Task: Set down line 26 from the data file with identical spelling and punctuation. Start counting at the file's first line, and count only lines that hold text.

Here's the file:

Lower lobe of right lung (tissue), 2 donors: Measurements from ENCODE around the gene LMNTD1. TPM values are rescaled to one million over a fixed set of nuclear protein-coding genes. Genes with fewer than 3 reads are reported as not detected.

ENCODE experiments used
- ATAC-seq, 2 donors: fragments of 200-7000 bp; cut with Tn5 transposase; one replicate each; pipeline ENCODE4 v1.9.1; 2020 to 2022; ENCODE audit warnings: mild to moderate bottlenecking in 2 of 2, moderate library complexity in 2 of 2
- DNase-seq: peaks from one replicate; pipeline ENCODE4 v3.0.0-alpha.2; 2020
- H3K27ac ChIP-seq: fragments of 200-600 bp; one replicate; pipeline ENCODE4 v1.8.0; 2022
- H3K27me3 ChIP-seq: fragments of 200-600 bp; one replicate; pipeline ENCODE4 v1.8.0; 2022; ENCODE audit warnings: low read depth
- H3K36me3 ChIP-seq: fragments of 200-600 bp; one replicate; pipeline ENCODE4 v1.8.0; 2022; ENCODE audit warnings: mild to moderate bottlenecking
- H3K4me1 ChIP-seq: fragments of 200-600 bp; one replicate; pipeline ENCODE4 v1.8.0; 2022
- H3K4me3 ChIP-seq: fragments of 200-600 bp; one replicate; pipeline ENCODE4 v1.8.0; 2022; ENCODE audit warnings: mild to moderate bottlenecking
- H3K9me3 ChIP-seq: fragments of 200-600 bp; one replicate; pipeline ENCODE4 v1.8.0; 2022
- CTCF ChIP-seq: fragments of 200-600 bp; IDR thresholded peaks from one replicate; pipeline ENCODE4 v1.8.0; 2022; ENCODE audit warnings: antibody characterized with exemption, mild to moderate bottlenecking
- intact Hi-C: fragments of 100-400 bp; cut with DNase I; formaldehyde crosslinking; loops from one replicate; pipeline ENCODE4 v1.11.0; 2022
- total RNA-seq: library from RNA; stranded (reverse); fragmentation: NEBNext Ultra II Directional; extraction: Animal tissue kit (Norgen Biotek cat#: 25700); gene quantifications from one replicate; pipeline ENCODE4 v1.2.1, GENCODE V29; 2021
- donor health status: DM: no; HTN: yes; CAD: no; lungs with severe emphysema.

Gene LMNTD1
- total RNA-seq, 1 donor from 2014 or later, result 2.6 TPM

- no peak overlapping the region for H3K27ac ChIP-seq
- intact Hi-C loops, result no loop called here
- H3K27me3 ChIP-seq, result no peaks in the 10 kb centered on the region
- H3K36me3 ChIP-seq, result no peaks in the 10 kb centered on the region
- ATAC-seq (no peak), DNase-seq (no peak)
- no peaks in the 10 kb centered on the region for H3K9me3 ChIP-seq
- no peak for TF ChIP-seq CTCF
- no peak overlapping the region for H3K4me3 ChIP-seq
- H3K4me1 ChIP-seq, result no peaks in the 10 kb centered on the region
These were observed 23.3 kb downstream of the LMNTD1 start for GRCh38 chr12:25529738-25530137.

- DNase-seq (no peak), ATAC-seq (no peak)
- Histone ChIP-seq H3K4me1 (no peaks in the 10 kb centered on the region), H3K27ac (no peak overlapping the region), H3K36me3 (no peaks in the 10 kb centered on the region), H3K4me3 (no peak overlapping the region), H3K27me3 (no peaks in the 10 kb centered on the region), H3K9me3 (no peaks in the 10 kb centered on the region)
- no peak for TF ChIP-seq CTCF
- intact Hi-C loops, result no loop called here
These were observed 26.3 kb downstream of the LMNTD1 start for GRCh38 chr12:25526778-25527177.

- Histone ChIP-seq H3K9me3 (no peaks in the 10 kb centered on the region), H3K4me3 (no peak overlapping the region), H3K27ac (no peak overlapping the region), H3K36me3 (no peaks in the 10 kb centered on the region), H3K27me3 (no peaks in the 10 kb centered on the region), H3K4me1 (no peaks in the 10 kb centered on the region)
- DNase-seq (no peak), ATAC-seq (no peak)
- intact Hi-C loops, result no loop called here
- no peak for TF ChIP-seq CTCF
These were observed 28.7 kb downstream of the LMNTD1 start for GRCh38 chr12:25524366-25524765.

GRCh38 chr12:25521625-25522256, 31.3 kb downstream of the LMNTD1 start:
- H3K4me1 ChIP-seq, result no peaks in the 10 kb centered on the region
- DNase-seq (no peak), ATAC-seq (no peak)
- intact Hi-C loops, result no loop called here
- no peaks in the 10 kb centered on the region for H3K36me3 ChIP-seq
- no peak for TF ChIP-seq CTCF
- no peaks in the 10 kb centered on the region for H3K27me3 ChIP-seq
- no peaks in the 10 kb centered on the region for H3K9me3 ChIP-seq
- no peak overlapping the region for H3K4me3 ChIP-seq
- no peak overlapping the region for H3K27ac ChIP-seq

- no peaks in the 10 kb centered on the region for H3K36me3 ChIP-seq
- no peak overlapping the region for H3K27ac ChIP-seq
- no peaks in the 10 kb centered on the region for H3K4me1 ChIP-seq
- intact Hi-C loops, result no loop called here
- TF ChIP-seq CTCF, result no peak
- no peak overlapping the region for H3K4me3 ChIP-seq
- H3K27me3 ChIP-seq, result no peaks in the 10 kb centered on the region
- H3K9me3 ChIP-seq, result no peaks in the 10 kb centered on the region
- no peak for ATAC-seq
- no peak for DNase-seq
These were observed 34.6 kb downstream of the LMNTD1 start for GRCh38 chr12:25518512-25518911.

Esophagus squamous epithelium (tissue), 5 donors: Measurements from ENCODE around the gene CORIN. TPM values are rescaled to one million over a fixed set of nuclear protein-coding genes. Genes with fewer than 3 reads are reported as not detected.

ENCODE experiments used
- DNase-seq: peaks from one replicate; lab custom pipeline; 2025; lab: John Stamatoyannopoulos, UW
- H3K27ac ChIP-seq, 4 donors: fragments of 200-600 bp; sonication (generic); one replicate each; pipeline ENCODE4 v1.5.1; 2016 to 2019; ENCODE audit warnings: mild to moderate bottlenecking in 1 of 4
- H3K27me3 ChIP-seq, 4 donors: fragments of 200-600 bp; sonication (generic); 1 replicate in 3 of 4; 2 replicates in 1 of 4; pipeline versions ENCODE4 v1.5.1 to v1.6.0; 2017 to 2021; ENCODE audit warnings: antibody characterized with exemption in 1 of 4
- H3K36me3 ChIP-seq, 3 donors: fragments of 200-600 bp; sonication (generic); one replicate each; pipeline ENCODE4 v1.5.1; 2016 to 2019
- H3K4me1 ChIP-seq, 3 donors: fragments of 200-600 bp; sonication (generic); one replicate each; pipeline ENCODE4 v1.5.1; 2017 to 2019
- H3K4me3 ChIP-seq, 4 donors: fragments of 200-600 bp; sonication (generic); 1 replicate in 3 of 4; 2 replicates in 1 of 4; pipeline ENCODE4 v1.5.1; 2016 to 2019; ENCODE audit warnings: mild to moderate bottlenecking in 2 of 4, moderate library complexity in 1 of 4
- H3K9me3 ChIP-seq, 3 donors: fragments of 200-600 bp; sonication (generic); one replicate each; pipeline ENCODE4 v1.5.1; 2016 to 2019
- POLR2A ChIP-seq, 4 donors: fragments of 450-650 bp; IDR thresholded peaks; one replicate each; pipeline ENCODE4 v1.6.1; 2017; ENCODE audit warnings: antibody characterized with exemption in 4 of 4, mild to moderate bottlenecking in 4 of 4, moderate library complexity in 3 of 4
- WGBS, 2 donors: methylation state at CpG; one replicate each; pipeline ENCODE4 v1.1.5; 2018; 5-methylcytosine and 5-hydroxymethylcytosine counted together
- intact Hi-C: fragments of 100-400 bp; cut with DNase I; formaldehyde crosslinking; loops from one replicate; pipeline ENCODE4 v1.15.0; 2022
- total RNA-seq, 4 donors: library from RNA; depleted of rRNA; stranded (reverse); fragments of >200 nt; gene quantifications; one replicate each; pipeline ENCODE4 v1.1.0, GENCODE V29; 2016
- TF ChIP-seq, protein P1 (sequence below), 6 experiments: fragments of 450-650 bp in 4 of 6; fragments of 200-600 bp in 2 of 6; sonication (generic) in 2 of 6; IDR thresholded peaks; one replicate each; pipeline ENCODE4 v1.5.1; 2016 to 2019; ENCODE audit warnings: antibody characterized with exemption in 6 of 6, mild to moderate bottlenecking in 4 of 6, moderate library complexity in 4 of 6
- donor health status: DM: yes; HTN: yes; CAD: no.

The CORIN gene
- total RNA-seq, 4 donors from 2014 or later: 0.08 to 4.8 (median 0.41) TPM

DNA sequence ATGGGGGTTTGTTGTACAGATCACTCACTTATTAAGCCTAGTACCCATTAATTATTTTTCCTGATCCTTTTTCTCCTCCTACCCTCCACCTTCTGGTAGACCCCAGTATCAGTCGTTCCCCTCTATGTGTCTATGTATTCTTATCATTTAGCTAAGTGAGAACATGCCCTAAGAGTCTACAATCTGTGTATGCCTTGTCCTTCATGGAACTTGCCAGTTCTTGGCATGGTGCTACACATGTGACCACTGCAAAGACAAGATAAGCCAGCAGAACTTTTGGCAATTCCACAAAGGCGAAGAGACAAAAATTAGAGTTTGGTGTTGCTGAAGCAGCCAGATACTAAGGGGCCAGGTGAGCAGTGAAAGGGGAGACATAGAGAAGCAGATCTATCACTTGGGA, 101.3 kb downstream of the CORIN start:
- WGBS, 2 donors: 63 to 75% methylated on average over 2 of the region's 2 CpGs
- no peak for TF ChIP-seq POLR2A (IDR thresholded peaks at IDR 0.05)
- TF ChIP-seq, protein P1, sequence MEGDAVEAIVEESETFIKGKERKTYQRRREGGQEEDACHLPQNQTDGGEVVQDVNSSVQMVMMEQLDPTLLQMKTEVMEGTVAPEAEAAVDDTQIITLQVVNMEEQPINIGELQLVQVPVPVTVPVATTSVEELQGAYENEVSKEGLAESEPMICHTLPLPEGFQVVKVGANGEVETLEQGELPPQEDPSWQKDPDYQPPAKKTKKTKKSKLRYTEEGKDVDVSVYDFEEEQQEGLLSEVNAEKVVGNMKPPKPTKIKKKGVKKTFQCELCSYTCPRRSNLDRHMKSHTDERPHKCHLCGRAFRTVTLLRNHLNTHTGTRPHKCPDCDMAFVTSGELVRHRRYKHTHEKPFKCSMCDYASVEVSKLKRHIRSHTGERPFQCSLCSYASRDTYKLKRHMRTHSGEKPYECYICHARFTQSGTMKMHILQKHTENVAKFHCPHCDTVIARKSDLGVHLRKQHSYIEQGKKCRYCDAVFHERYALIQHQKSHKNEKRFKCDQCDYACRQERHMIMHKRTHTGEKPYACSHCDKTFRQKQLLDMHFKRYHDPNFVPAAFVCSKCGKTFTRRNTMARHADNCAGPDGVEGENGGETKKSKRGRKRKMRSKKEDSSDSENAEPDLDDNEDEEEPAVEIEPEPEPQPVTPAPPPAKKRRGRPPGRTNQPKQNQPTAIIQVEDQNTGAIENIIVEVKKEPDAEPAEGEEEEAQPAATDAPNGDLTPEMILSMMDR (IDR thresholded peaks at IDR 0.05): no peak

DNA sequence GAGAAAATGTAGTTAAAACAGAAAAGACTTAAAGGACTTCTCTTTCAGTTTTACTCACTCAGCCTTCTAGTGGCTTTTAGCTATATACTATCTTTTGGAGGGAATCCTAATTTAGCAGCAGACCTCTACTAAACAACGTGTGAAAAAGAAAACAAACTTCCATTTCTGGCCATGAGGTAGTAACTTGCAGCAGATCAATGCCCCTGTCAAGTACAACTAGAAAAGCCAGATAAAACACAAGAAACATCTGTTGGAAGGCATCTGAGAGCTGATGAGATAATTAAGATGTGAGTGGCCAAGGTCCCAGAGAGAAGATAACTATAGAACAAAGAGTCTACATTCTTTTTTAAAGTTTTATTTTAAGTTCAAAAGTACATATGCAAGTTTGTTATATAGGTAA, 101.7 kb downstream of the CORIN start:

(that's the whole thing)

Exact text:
These were observed 23.3 kb downstream of the LMNTD1 start for GRCh38 chr12:25529738-25530137.